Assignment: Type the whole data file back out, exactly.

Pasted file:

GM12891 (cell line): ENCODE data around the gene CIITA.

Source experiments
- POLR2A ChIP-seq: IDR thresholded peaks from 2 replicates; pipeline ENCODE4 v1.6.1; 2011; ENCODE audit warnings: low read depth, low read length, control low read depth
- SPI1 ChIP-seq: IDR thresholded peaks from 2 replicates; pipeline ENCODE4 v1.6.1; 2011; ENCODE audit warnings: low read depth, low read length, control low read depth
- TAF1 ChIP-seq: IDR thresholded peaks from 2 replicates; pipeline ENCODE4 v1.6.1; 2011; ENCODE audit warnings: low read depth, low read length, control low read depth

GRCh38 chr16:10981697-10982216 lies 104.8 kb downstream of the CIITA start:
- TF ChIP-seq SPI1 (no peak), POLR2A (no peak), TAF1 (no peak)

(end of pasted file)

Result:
GM12891 (cell line): ENCODE data around the gene CIITA.

Source experiments
- POLR2A ChIP-seq: IDR thresholded peaks from 2 replicates; pipeline ENCODE4 v1.6.1; 2011; ENCODE audit warnings: low read depth, low read length, control low read depth
- SPI1 ChIP-seq: IDR thresholded peaks from 2 replicates; pipeline ENCODE4 v1.6.1; 2011; ENCODE audit warnings: low read depth, low read length, control low read depth
- TAF1 ChIP-seq: IDR thresholded peaks from 2 replicates; pipeline ENCODE4 v1.6.1; 2011; ENCODE audit warnings: low read depth, low read length, control low read depth

GRCh38 chr16:10981697-10982216 lies 104.8 kb downstream of the CIITA start:
- TF ChIP-seq SPI1 (no peak), POLR2A (no peak), TAF1 (no peak)